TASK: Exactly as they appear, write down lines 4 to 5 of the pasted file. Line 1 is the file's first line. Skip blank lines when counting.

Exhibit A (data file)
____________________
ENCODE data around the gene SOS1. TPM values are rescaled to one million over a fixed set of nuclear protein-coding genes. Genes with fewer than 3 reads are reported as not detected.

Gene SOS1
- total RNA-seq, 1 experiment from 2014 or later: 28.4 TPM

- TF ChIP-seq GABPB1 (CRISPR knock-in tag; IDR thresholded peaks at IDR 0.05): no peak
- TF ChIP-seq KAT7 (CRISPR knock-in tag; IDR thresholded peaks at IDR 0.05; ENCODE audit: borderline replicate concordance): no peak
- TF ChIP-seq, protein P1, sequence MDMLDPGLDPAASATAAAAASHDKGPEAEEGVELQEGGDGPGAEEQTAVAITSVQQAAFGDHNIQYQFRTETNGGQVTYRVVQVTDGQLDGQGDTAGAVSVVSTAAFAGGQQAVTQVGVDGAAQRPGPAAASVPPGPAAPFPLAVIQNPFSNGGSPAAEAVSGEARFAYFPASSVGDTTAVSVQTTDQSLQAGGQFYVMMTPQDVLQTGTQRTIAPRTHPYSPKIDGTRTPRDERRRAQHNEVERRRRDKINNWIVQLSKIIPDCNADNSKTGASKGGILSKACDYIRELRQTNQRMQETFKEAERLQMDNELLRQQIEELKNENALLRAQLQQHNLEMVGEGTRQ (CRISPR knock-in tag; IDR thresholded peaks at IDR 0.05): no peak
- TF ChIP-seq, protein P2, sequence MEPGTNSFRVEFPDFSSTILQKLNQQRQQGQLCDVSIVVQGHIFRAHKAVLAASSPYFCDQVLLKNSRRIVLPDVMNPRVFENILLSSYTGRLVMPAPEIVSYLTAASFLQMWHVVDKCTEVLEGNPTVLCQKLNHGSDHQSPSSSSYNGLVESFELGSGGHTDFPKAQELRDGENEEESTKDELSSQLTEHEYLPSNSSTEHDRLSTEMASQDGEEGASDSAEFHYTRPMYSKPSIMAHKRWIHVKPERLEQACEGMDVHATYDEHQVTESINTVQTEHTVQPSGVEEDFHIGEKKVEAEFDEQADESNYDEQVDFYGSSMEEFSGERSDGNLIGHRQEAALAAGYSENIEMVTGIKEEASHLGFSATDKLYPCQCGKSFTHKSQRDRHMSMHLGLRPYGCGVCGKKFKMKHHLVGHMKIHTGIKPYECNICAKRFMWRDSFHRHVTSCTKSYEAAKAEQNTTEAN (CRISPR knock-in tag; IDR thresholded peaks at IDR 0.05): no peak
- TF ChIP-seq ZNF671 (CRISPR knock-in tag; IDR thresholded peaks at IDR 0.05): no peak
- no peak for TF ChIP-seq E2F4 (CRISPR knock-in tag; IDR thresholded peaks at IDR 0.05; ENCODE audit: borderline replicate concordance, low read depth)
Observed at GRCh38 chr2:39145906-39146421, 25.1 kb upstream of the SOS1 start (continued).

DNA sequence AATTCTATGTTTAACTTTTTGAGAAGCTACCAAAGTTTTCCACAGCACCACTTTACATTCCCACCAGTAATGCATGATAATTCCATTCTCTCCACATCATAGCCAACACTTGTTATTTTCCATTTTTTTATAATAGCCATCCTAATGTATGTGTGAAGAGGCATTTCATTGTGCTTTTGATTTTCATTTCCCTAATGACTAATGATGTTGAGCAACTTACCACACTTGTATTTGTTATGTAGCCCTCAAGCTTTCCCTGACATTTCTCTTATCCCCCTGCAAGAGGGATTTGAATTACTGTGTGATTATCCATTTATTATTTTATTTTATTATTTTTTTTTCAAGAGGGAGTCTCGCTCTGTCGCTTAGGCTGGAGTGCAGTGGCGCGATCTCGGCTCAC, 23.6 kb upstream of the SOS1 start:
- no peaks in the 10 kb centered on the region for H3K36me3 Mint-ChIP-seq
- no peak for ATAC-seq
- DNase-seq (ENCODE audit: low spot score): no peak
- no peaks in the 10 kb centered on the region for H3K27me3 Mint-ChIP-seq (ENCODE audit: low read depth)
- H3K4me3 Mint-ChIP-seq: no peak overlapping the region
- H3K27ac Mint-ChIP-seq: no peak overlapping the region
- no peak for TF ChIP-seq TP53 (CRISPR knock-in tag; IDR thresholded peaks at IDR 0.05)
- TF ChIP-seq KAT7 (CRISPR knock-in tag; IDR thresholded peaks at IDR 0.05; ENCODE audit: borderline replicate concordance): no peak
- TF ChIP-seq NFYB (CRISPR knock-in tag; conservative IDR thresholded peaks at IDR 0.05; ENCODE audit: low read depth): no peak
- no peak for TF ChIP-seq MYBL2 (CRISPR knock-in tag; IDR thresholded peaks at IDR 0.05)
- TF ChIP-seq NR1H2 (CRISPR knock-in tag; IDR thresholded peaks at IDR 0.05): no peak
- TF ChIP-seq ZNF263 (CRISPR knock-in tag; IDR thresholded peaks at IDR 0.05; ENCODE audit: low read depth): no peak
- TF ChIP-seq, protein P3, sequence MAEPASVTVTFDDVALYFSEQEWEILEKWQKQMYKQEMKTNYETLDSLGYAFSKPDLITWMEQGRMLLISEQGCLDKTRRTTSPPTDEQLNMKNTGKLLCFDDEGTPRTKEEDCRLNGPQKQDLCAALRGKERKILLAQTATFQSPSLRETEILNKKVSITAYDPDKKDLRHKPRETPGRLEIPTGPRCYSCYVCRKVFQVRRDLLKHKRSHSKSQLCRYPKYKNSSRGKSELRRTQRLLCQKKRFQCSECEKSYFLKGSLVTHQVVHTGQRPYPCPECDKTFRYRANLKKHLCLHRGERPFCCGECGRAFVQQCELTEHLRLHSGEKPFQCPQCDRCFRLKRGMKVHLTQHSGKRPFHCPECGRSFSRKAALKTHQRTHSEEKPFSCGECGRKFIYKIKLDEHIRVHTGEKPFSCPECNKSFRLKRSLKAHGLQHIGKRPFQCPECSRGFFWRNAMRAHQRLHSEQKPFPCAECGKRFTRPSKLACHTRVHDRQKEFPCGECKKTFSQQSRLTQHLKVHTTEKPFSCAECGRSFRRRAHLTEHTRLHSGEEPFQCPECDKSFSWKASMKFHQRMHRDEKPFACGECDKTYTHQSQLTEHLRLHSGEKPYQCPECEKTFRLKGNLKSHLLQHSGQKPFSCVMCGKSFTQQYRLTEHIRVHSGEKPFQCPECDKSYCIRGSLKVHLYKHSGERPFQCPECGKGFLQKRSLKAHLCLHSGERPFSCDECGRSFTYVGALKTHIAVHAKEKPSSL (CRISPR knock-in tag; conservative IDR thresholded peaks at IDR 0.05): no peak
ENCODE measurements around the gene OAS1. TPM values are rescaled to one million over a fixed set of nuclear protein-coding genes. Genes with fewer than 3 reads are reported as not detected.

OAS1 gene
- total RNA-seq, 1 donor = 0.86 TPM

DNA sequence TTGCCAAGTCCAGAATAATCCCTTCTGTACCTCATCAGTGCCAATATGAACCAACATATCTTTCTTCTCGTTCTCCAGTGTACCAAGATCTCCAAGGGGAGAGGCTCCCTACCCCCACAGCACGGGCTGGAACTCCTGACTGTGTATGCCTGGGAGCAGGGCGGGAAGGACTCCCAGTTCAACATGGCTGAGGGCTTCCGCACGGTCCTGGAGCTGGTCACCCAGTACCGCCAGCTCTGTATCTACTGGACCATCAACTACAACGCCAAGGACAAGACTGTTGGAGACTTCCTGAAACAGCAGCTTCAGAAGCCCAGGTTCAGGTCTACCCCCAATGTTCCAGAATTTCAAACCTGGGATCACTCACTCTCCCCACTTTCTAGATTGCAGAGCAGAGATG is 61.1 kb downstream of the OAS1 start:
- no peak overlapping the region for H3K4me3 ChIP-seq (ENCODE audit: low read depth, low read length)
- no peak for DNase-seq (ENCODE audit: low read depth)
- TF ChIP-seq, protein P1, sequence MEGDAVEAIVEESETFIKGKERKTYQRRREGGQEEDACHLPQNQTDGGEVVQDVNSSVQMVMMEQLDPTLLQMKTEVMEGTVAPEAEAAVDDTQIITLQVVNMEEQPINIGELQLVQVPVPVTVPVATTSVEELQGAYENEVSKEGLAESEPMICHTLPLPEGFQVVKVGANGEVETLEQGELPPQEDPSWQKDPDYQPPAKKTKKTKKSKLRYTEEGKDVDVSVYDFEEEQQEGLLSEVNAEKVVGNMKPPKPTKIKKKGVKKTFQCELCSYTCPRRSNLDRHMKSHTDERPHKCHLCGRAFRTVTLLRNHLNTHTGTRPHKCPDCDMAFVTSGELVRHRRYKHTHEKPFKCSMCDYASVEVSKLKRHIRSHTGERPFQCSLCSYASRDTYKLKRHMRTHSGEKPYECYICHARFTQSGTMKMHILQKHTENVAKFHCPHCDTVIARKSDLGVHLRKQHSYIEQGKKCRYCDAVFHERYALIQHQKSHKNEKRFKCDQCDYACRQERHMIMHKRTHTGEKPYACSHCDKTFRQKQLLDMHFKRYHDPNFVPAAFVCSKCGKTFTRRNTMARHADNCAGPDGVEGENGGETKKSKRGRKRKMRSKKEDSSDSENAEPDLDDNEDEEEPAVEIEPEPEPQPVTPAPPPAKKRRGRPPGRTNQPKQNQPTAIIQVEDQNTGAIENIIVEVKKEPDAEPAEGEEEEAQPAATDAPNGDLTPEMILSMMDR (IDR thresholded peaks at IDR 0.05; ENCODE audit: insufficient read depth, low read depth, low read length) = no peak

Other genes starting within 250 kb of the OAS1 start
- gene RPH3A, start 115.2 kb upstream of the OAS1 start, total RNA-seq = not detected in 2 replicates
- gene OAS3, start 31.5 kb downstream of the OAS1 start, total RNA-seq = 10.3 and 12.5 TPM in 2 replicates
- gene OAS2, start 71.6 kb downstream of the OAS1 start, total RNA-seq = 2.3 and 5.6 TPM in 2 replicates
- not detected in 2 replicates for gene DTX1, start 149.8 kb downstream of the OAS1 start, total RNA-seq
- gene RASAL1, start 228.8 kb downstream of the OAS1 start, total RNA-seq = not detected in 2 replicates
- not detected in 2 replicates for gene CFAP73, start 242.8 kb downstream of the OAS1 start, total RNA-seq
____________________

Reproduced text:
- TF ChIP-seq GABPB1 (CRISPR knock-in tag; IDR thresholded peaks at IDR 0.05): no peak
- TF ChIP-seq KAT7 (CRISPR knock-in tag; IDR thresholded peaks at IDR 0.05; ENCODE audit: borderline replicate concordance): no peak